Where Zinke differs from Watt, however, also deserves attention. Zinke has said he is opposed to transferring ownership of federal lands. He felt so strongly that he resigned his position as a delegate to the Republican nominating convention when the Republican Party inserted a provision into its platform supporting the sale of public lands. We can only hope that when the vast amount of resource extraction pressure is exerted upon Zinke, he will stand unflinching in his previous conviction.

Should Zinke falter and bend to the enormous development and extraction pressures sure to be focused on him, the consequences are daunting. Those of us with long memories will easily recall the protests that greeted Watt whenever he made a public appearance. When he toured Zion National Park, climbers hung a huge banner from an inaccessible cliff face providing a striking visual protest. It said “Burn Watt, not Coal” and hung until Watt left the national park he was supposed to be preserving. Park rangers had to hire Montanan George Schunk, an expert climber, to remove it.

While a particularly striking example of the anti-Watt movement, it was by no means a singularity in the hundreds of protests intended to drive Watt out. Under such intense scrutiny and pressure, Watt did finally resign in disgrace in 1983.

Make no mistake, the “fierce green fire” that Aldo Leopold described in the eyes of a dying wolf he had shot as a young man is alive and well. Should Ryan Zinke forget his Montana roots, he will be mercilessly hounded. Over a million people signed a petition for Watt’s resignation – and that was in the era before computers, social media and the internet made widespread communication, organization and protest much easier.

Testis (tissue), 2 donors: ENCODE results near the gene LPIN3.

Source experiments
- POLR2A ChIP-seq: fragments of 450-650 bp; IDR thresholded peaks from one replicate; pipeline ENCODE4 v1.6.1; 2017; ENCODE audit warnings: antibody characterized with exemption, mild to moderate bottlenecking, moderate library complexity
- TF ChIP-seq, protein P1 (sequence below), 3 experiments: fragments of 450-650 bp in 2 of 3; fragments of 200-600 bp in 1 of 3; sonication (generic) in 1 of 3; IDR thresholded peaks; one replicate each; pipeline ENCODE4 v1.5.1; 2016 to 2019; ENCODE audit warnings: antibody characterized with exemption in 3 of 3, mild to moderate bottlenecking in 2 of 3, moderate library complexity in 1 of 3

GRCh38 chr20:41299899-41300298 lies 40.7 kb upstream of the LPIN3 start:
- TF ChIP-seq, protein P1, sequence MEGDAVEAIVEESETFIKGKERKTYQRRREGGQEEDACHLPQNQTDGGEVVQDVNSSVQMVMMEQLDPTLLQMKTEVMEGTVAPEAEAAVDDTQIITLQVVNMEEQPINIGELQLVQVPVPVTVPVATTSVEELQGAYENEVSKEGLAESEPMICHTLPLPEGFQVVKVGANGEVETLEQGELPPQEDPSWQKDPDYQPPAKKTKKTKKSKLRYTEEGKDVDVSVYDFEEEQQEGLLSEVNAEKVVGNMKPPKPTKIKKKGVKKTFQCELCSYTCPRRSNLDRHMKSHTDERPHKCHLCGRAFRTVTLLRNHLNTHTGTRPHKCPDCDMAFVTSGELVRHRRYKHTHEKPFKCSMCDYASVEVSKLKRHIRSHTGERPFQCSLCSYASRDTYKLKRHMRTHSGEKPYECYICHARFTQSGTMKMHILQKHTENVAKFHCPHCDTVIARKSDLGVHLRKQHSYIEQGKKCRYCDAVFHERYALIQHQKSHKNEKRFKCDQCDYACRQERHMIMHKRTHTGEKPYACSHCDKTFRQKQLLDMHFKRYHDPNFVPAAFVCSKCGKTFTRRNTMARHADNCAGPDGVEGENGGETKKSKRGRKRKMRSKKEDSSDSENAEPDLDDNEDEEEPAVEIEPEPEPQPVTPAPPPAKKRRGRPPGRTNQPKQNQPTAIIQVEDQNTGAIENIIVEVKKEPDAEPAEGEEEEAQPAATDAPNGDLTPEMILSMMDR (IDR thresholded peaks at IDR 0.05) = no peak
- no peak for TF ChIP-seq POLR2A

It’s worth remembering that we are 34 years down the line since Watt disgraced the office and abdicated his duty as secretary of Interior. In those long decades, our public lands have suffered the abuses of ongoing resource extraction activities that show no sign of easing. The challenges facing Zinke are enormous. We can only wish him well and assure him the “fierce green fire” will be watching.

More articles by:

George Ochenski is a columnist for the Missoulian, where this essay originally appeared.

December 17, 2018
What is Neoliberalism?
James Haught
Evangelicals Vote, “Nones” Falter
Martin Billheimer
Late Year’s Hits for the Hanging Sock
Weekend Edition
December 14, 2018
Friday - Sunday
Andrew Levine